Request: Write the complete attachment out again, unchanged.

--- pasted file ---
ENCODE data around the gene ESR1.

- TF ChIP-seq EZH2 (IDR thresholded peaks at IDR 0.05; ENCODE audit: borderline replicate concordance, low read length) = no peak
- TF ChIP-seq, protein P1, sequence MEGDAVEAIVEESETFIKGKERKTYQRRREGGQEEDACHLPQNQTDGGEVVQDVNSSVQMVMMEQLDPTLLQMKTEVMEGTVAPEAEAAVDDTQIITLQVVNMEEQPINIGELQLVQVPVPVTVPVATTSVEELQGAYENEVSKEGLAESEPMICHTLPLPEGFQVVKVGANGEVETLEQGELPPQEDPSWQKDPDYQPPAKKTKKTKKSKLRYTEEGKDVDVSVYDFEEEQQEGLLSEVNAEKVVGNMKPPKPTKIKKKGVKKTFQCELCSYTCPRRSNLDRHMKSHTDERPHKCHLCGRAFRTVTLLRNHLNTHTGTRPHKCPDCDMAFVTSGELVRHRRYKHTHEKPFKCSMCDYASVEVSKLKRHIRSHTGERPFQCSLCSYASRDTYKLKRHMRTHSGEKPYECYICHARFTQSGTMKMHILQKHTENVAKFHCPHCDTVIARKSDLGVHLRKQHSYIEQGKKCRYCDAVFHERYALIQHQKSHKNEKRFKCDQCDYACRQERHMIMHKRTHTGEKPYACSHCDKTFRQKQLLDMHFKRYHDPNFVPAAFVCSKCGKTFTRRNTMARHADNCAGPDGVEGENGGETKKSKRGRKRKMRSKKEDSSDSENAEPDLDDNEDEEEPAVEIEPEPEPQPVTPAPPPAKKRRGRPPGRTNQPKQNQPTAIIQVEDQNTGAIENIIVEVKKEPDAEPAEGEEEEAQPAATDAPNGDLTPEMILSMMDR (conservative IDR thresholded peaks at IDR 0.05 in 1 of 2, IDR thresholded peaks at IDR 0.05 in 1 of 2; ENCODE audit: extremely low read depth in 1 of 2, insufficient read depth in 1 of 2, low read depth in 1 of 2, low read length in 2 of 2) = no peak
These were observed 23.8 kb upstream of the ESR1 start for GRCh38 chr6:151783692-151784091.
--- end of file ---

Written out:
ENCODE data around the gene ESR1.

- TF ChIP-seq EZH2 (IDR thresholded peaks at IDR 0.05; ENCODE audit: borderline replicate concordance, low read length) = no peak
- TF ChIP-seq, protein P1, sequence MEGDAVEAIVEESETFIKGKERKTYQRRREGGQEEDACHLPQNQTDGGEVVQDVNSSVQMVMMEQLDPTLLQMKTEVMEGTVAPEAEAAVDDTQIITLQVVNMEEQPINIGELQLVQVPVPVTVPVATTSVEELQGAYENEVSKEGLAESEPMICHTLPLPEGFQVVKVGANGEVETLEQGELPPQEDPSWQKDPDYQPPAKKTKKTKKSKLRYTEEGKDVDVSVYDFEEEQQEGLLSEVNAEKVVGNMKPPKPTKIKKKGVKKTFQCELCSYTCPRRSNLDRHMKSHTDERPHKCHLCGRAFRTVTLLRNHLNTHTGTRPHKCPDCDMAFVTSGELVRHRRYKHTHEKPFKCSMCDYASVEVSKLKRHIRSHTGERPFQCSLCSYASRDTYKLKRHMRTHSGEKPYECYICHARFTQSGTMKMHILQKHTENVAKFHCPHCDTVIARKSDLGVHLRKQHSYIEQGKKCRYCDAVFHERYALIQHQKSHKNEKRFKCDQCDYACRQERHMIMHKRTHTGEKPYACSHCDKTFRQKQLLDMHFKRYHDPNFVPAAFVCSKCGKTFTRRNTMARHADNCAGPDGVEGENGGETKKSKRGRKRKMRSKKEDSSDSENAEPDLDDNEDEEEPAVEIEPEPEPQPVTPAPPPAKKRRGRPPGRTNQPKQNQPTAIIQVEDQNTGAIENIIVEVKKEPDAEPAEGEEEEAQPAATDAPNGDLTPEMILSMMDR (conservative IDR thresholded peaks at IDR 0.05 in 1 of 2, IDR thresholded peaks at IDR 0.05 in 1 of 2; ENCODE audit: extremely low read depth in 1 of 2, insufficient read depth in 1 of 2, low read depth in 1 of 2, low read length in 2 of 2) = no peak
These were observed 23.8 kb upstream of the ESR1 start for GRCh38 chr6:151783692-151784091.